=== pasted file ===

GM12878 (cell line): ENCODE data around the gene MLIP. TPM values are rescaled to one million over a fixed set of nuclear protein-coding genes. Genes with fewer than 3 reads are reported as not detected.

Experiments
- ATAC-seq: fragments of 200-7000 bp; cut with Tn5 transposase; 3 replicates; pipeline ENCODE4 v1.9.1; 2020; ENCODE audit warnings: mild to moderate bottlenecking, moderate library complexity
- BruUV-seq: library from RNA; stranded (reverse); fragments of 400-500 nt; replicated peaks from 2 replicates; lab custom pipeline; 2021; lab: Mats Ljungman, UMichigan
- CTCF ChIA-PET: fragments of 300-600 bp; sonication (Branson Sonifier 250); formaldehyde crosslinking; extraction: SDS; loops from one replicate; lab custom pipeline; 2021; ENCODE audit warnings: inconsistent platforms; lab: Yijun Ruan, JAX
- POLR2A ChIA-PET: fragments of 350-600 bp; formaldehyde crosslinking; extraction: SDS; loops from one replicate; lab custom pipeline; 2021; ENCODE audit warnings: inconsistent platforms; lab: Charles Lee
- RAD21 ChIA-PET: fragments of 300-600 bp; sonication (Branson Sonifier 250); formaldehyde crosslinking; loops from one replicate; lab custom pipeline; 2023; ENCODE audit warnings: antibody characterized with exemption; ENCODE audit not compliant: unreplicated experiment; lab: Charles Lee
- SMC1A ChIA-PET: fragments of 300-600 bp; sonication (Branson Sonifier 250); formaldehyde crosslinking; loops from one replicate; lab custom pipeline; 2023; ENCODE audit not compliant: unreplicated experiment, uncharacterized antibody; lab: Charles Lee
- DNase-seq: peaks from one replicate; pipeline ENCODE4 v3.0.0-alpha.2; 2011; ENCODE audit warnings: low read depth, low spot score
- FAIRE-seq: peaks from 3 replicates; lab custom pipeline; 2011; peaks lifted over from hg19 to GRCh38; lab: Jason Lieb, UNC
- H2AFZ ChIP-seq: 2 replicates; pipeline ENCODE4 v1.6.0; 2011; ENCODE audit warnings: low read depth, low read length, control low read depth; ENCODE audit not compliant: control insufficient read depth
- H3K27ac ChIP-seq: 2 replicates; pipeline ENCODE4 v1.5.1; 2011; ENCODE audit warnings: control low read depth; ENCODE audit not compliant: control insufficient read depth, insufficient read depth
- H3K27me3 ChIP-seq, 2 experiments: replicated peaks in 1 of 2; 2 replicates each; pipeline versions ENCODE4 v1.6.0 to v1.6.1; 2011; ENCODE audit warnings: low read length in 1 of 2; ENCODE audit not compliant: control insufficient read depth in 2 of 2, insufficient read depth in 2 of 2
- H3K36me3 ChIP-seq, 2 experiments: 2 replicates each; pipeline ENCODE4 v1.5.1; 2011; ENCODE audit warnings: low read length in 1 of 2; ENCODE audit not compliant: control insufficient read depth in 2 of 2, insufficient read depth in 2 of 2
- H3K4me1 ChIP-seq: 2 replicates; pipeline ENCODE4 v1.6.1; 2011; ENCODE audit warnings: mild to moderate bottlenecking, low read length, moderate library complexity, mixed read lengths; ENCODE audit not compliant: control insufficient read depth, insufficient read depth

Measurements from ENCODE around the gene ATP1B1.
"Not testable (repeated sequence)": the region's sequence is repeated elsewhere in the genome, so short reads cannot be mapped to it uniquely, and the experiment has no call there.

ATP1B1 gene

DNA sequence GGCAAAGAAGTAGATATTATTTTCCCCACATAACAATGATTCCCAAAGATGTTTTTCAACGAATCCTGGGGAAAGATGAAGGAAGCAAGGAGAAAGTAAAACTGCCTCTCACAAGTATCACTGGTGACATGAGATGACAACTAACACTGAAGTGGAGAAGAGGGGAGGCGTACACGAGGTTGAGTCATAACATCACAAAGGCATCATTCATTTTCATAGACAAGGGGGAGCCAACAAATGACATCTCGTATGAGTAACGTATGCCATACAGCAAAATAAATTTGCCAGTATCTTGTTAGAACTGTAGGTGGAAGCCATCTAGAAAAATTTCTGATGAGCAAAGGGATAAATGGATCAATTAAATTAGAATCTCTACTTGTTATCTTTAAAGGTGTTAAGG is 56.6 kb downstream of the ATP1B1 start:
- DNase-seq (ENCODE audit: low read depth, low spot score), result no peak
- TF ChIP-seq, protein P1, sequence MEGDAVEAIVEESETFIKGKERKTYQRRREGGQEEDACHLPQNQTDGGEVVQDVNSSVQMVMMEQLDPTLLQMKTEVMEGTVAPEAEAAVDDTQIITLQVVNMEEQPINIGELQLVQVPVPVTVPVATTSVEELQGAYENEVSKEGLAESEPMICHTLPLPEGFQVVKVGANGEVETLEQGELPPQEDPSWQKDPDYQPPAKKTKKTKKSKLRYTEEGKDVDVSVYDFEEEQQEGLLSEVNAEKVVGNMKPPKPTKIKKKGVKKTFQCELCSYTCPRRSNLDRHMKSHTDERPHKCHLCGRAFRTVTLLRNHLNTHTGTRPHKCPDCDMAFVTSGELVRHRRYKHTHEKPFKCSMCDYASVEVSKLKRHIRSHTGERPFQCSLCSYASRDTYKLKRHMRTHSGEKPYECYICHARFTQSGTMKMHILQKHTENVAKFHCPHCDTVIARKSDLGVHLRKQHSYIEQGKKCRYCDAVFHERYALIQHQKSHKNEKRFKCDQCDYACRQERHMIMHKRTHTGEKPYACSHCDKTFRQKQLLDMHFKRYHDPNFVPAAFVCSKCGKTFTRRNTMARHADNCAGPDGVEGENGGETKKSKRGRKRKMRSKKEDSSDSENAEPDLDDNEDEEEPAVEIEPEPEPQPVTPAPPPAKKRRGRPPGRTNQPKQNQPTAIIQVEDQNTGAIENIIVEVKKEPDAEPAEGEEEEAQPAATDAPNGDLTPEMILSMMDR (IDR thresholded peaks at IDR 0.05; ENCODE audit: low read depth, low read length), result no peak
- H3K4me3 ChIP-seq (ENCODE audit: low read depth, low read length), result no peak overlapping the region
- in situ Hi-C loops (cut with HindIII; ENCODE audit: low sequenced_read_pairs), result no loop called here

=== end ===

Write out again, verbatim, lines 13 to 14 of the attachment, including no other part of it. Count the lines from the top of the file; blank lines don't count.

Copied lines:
- H3K27me3 ChIP-seq, 2 experiments: replicated peaks in 1 of 2; 2 replicates each; pipeline versions ENCODE4 v1.6.0 to v1.6.1; 2011; ENCODE audit warnings: low read length in 1 of 2; ENCODE audit not compliant: control insufficient read depth in 2 of 2, insufficient read depth in 2 of 2
- H3K36me3 ChIP-seq, 2 experiments: 2 replicates each; pipeline ENCODE4 v1.5.1; 2011; ENCODE audit warnings: low read length in 1 of 2; ENCODE audit not compliant: control insufficient read depth in 2 of 2, insufficient read depth in 2 of 2